Playgroups And Playdates

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My sixteen month old daughter is active in a play group and we regularly schedule play dates with children her age. With her recent diagnosis, I've started the huge task of educating my mommy-friends about providing totally peanut-free snacks for play group. What have you-all done to help create a safe environment when your child is in someone else's home? Have you found an easy way to bring up the subject? Or a tactful way to remove unsafe snacks that are accidentally put out? I've tried to be laid-back about it but have only succeeded in creating a lot of anxiety among our play group hosts....

------------------ Kristin

On May 8, 1999

One of the things I've done, Kristin, to administer my son's peanut allergy in playgroup settings is to join the smaller playgroups. We have been part of a Wednesday morning playgroup for 2-1/2 years now and there are only 3 kids and 3 adults. Our Monday playgroup is a bit larger: 6 adults and 8 kids, but I've dropped in to playgroups where there are 10 adults and 20 kids - - far too big to control or influence the extra safety precautions that are needed for a peanut allergic small child.

Everyone has been sensitive to his allergy, for the most part. I have had mothers bake items from scratch and show me the list of ingredients afterward in order to make sure my son stays safe. I ask that moms who serve any store-bought items save the packaging for me so that I can read the list of ingredients before my son sits down for snack. I also think it fair that you ask overt peanut products *not* be served during playgroup time such as Reece's Peanut Butter cups or raw peanuts.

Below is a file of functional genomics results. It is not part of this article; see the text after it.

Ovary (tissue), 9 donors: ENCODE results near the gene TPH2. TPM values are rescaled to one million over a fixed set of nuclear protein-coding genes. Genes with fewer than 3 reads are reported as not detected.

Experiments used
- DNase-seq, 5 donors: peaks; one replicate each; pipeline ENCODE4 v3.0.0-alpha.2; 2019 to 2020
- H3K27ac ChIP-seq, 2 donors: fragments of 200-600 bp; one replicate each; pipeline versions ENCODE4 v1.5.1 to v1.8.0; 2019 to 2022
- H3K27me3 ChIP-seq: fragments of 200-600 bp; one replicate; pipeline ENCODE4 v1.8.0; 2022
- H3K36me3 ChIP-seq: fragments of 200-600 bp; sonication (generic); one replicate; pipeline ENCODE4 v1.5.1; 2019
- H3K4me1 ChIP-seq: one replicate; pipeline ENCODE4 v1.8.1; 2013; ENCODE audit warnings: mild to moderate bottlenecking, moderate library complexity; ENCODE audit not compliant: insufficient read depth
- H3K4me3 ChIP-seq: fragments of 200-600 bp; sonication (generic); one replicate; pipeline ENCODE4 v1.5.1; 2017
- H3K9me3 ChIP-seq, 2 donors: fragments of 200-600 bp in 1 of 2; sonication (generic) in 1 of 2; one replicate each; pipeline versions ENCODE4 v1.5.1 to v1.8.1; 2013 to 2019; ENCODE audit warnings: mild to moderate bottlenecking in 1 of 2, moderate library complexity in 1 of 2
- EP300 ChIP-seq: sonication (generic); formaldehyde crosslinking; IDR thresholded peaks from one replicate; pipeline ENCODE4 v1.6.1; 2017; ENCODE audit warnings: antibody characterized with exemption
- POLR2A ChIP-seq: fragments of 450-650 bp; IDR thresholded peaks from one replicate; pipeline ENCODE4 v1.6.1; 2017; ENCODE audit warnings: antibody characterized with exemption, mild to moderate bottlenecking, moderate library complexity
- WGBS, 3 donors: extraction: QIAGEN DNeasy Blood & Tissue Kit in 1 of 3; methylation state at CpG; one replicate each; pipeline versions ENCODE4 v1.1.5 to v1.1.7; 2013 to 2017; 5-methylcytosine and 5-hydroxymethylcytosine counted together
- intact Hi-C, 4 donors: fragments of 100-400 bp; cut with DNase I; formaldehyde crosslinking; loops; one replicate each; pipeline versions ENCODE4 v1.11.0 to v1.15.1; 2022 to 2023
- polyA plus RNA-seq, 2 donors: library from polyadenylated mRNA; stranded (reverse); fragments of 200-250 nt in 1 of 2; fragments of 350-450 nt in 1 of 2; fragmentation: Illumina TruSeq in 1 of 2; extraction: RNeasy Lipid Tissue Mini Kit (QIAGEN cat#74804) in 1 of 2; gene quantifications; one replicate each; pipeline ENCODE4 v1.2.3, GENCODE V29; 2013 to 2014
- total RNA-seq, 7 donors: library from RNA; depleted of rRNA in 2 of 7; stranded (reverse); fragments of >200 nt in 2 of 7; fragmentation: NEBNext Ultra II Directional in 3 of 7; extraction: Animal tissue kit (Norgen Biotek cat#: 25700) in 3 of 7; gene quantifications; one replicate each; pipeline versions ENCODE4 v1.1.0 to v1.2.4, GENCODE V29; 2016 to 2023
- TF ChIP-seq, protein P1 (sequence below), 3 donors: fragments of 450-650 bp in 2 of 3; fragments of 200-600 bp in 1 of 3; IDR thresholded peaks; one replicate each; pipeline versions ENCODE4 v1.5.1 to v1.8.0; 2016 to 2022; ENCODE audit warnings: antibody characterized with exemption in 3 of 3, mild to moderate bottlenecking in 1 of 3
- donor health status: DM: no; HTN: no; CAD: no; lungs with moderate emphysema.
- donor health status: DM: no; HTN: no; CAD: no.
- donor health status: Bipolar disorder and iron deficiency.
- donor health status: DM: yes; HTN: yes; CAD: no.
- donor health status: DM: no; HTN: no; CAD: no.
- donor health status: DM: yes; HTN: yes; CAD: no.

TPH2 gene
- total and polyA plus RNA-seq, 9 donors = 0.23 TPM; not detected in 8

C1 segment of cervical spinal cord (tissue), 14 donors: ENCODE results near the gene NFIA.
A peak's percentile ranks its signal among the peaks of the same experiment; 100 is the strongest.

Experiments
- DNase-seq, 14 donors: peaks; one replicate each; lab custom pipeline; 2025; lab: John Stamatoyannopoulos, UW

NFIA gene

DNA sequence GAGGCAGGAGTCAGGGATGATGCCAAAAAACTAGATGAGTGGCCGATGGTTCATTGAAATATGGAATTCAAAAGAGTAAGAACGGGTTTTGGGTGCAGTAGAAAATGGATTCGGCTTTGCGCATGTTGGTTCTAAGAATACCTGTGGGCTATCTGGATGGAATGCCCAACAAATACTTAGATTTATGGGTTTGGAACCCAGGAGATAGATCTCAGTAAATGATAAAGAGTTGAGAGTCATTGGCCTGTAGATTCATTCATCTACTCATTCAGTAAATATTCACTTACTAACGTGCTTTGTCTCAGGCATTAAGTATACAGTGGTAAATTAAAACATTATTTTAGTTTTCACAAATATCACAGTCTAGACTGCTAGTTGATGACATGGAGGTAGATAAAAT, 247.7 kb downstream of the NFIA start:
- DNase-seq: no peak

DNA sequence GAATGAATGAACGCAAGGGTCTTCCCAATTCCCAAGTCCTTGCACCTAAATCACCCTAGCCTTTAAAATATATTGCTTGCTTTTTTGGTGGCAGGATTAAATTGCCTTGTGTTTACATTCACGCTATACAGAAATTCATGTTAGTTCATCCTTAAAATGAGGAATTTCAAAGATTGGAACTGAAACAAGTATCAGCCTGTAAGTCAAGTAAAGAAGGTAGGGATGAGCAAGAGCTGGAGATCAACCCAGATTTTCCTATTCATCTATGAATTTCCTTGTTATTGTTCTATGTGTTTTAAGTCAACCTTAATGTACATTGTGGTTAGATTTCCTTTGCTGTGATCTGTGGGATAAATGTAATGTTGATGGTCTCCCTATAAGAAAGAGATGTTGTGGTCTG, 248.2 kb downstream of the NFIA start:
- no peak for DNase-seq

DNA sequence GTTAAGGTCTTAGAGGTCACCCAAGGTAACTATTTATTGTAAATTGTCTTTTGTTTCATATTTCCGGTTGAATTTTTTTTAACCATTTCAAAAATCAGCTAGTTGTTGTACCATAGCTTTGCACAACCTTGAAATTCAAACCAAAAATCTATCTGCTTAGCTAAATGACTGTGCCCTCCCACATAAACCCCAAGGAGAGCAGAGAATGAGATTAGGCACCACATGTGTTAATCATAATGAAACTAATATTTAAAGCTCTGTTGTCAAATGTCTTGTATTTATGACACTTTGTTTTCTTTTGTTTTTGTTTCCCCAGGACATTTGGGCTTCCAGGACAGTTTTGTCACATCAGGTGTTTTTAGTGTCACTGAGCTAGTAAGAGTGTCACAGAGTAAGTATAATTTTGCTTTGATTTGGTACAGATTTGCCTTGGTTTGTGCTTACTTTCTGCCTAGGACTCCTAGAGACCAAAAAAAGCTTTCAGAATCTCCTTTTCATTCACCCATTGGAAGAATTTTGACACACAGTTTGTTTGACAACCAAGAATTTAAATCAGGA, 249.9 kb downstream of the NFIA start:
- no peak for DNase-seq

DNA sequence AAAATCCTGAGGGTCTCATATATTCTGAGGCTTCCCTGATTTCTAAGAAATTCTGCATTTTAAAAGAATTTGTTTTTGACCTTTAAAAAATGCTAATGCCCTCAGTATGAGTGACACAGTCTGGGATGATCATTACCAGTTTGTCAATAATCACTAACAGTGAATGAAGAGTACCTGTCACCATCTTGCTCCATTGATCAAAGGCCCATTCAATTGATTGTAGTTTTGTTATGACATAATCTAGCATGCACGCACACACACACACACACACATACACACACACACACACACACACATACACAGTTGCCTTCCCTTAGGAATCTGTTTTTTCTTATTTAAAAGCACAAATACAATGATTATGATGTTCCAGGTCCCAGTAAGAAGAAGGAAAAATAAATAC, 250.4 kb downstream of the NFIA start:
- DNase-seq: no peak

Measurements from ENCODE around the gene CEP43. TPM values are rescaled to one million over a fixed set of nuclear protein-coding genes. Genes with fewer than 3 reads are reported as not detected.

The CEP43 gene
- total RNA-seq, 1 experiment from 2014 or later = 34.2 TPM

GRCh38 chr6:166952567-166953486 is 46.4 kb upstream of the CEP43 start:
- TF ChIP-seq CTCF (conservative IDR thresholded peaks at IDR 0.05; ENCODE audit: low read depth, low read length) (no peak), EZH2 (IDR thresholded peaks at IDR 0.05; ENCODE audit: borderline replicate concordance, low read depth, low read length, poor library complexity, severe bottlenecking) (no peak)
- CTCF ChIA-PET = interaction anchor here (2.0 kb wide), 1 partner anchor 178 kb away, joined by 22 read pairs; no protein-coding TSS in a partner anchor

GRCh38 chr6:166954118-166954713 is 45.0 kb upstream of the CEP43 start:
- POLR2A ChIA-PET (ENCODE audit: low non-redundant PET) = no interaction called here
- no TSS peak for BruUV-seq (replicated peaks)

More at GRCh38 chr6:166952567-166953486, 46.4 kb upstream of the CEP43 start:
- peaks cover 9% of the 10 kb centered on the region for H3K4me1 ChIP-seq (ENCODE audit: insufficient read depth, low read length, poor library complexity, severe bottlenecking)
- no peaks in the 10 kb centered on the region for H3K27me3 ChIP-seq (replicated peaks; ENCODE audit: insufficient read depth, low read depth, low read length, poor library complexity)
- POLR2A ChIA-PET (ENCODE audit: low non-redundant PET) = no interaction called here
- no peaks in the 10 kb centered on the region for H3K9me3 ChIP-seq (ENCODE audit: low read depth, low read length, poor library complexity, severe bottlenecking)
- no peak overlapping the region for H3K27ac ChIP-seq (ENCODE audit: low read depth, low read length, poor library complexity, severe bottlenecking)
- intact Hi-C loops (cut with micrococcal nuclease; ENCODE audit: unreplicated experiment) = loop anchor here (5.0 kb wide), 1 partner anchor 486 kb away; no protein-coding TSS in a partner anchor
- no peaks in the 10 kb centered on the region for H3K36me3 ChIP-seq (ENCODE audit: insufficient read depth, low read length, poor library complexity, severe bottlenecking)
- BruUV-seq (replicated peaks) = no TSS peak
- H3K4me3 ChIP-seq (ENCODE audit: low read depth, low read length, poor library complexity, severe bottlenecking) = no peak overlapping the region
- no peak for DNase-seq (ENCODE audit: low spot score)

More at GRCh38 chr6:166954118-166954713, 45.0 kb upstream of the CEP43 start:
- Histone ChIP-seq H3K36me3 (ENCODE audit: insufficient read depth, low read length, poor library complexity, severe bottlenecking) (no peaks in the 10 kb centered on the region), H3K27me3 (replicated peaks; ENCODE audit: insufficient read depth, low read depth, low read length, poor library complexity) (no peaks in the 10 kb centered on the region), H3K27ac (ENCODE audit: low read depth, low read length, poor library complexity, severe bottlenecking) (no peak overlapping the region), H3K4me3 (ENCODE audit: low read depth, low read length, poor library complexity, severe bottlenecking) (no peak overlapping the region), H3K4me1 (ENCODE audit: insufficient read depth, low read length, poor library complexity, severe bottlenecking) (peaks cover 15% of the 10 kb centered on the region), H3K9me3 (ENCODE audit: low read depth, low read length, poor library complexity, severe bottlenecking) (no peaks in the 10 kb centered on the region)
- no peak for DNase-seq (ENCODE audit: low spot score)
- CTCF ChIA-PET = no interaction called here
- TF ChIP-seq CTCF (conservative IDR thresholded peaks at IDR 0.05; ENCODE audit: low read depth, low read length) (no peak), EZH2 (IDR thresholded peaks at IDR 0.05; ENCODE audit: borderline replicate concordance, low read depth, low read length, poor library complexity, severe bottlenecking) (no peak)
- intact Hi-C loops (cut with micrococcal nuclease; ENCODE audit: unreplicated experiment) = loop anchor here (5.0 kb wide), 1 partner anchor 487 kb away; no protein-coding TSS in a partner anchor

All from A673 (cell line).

Hand washing is imperative before snack. I use those Huggie wipes (and *I* thoroughly clean his hands) before he eats.

My son has never had a reaction to touching other children's toys who have eaten a peanut butter sandwich two days ago, didn't wash their hands, and played with their toys.

I do enjoy these playgroups myself. Unless your child has an airborne sensitivity or is allergic to peanuts by touch, I wouldn't stress yourself out too much about your child touching other kids toys. Just be sure you always wash hands before snack.


On May 9, 1999

Thanks for the tip Noreen. I hadn't thought to ask my friends to save packaging to check. Such a straight-forward solution.

Our primary play group is a flexible group of ten adults, twelve kids. I've been using a checklist to manage which parents have or have not received lists of peanut-safe store bought foods and will be color-coding lists each time I create a new one to help everyone else manage this. I've found it takes a lot of pre-planning and organization.

------------------ Kristin

On May 9, 1999

I fix ALL the snacks or ask other moms to bring things from a list of safe foods such as fritos, cokes, etc.

On May 16, 1999

We have the FAN video "Alexander, the elephant who couldn't eat peanuts" available from the library here. I took it out and then lent it to the parents of my daughter's best friends so that they can watch it with their kids and talk about the allergy. You will be amazed at how much three and four year olds start to worry about their friend and remind their parents to avoid peanut snacks!

On May 16, 1999

Did you like the fan video "The Elephant who couldn't eat Peanuts?" I was thinking of getting it for Brady. I thought it would be good to show to the kids before she goes to preschool next year too. I was just wondering if your child liked it and if you found it helpful. Thanks, Tammy

On May 16, 1999

We also have the video "Alexander, the Elephant who Couldn't eat Peanuts" and my son loves it. When he was in Daycare, he took the video to school for Show and Tell and the entire class viewed it. It is a great video. It is animated and at the end of it, real children are interviewed about their allergy and how they cope with it. I highly recommend it.